After another few years of television with “The Newsroom,” Sorkin returned to movies in 2015 with another script that got two actors nominated. While “Steve Jobs” lead Michael Fassbender was ultimately steamrolled by Leonardo DiCaprio’s overdue narrative in Best Actor, Kate Winslet did pose an early threat in Best Supporting Actress with a Golden Globe victory. That may well be the closest a Sorkin performer came to an Oscar until this year, yet Winslet finally faded back when Alicia Vikander pulled ahead for “The Danish Girl.”
“Steve Jobs” was the last time to date that Sorkin wrote a movie without directing it – and at this rate, it may be the final script he ever writes for another director. But his directorial career didn’t get off to a sterling start, if only because “Molly’s Game” was the first Sorkin movie since “The American President” not to get any of its actors an Oscar nomination. Jessica Chastain probably barely missed out in the Best Actress field, yet she missed all the same.
“The Trial of the Chicago 7” was a different story in 2019, as Sacha Baron Cohen broke into Best Supporting Actor for a relatively serious performance by his standards, just like Hill before him. Though considering “The Trial of the Chicago 7’s” early Oscar favorite status and a star-studded cast that ultimately won Best Ensemble at SAG, it hardly looked like Cohen would be its only nominee in the early going. But not only was Cohen all alone but he was also blown out when Daniel Kaluuya’s turn in “Judas and the Black Messiah” was finally screened.
Up until “Being the Ricardos,” acting nominees from a Sorkin movie have been 0-for-8 on Oscar night. At the very least, it should be stretched into 0-for-10 to start off this year’s ceremony since Bardem and Simmons are likely the fifth nominees in their respected categories. Given that Simmons’ biggest scene is when Sorkin actually has him explaining Cuban manhood to Lucille Ball on behalf of an absent Desi Arnaz, and that more than a few people believed Sorkin should never have cast the Spanish-born Bardem as Cuban icon Arnaz in the first place, the fact they still got nominated is enough of a win for both of them.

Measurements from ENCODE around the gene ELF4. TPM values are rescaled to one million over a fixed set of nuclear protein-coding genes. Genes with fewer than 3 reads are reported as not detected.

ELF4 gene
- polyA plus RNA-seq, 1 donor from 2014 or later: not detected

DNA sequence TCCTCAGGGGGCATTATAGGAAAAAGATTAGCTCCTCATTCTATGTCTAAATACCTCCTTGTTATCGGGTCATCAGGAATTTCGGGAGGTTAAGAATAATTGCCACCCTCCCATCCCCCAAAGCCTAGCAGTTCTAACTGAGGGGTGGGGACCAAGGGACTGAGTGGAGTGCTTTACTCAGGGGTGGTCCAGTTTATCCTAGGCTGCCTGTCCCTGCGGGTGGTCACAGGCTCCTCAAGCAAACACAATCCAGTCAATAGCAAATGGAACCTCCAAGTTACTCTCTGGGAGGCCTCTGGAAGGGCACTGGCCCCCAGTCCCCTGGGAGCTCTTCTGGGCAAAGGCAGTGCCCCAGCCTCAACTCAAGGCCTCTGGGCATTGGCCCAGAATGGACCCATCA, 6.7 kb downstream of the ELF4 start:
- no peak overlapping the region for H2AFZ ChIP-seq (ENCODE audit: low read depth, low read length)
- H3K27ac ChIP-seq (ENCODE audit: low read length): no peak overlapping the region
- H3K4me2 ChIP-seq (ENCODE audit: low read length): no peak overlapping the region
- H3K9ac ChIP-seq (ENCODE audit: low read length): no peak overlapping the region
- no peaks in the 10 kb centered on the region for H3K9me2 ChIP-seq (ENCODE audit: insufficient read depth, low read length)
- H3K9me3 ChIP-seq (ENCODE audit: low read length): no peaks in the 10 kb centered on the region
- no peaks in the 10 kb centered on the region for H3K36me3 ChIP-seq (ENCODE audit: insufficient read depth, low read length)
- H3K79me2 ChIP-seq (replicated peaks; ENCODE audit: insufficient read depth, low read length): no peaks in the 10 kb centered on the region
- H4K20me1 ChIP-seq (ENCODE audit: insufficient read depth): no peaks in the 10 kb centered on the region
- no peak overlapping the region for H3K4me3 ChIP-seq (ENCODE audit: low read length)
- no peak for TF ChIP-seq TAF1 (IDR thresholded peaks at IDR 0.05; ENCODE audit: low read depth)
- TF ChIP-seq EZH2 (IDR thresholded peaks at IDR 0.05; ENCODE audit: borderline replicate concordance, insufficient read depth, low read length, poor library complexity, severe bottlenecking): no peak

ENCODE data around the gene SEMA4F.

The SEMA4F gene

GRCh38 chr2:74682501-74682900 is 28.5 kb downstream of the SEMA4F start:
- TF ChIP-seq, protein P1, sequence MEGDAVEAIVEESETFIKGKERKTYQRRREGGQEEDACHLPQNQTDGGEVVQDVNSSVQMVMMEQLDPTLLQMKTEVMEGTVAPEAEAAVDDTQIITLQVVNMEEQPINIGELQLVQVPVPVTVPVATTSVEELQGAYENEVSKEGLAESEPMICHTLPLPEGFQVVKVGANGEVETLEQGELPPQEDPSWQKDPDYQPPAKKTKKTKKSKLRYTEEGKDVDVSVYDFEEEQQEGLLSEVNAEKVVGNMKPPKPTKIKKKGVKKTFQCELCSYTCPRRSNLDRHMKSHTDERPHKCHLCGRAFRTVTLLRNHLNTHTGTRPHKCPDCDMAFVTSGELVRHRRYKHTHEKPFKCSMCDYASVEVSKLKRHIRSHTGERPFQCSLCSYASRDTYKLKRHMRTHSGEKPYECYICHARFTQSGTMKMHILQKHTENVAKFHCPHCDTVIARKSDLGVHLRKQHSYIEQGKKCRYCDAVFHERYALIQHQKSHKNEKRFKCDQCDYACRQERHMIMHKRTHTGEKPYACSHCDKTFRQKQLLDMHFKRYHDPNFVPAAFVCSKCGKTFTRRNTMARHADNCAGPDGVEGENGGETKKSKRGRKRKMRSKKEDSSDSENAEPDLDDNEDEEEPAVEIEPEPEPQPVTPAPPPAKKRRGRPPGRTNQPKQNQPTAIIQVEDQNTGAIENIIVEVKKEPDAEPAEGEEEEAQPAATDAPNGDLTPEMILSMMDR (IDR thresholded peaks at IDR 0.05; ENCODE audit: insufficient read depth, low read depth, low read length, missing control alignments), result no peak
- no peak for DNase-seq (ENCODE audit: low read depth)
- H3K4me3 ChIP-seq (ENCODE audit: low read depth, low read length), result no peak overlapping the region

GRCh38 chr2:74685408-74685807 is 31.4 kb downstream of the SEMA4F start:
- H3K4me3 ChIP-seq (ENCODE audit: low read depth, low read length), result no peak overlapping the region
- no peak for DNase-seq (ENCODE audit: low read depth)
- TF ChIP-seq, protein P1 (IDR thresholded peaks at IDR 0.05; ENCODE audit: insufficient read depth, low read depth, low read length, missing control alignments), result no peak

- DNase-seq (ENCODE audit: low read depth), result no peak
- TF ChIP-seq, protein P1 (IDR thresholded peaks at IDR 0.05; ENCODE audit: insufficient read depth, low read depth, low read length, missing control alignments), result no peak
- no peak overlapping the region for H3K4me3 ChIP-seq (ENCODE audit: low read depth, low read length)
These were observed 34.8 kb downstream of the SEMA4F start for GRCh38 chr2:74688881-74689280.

This leaves Kidman as the sole realistic hope for a “Being the Ricardos” victory, and it may be as good an option as any in an unusual Best Actress field. There are no Oscar nominees from Best Picture films, and none with BAFTA nominations, both Kristen Stewart and Penelope Cruz were snubbed by SAG and BAFTA, former Sorkin lead Chastain got in for the largely mixed reviewed “The Eyes of Tammy Faye,” and Olivia Colman already won a few years ago. As such, the only reason Kidman is the closest thing to a favorite right now is her Golden Globe win, and even that may mean minimal these days. Should Kidman repeat at SAG, most everyone will likely declare her a near-lock at the Oscars, if only by default. Yet on the flip side, if she loses at SAG and then can’t rebound at the Critics Choice two weeks later, she will likely be counted out even if there’s still no solid favorite by then. At the least, it would help Kidman more if she lost at SAG to the Oscar snubbed Lady Gaga or Jennifer Hudson instead of Chastain or Colman. A loss may not doom Kidman either way, but it would be a significant setback.
Kidman may be able to say she’s overdue 20 years after her last Oscar win, though Chastain and Stewart are the only ones in this field who have never won. Technically, Sorkin is more overdue by association, as “Being the Ricardos” is the seventh out of ten movies he’s written to get an acting nomination, and the past six all came up short for their actors. It’s not like actors have never won big for Sorkin’s scripts since Alison Janney, Richard Schiff, Bradley Whitford, John Spencer, and Alan Alda all won Emmys for “The West Wing” and Jeff Daniels won one for “The Newsroom.” With Sorkin’s history in more ways than one, it is almost startling none of his actors have ever won an Oscar too. With Sorkin’s history in more ways than one, and with the corners of backlash for “Being the Ricardos,” not everyone will celebrate if Kidman breaks the streak or comes any closer to it at SAG. But if she does lose, she probably won’t be the last Sorkin actor to have a shot at it.
So what do you think? Do you think any of the actors from “Being the Ricardos” will win an Oscar next month for starring in a film written by Aaron Sorkin? Check out the NBP team’s current Oscar predictions here and let us know your thoughts in the comments section below or on our Twitter account.
You can follow Robert and hear more of his thoughts on the Oscars and Film on Twitter at @robertdoc1984